{{{ About the Micromega MyAmp amplifier}}}


Micromega?s MyAmp has a white or black compact box made of resin. It has a modern, even unique design, which is very striking.

At the bottom left of the frame a red LED light remains illuminated when the device is in standby mode, and makes a sound to signify the initialization stage after the device has been switched on.

The central part of the frame is equipped with an LED plat scale (barrgraph) that displays the volume control (with automatic memory for each source), a diode for the remote control receptor, and a headphone socket of a standard Jack of 3.5mm.

The frame?s left hand side houses the controls for choosing the different sources and the volume control. There is also LED lights for six ?wired? sources, and two LED lights surrounding a Bluetooth logo (red on the left, blue on the right), to demonstrate the Bluetooth aptX connection.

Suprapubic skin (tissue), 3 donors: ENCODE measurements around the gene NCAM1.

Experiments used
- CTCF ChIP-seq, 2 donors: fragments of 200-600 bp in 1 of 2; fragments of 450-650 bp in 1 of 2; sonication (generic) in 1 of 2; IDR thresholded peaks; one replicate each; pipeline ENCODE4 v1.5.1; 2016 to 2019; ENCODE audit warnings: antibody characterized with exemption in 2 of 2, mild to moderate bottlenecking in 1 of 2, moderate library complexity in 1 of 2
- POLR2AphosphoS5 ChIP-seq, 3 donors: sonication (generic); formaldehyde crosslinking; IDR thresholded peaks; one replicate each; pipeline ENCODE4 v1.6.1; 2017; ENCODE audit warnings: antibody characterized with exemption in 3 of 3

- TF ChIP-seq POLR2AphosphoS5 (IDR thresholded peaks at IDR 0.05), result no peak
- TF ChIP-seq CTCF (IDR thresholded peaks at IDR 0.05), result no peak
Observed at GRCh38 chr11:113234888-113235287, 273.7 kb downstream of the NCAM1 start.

You can also control the Micromega MyAmp using a small remote control.


Despite its compact size, the MyAmp amplifier offers a rich choice of connections. There are three stereo-analog inputs on a Cinch socket, one out record output, and one subwoofer output. There are also three digital inputs, one USB B for computers and two S/PDIF (coaxial and optical). The MyAmp even contains a Bluetooth aptX connection, so there is plenty of choice.

Two pairs of terminal blocks for speakers accept banana files, fork terminals or stripped wires. There is also a trigger/signal input for the remote control.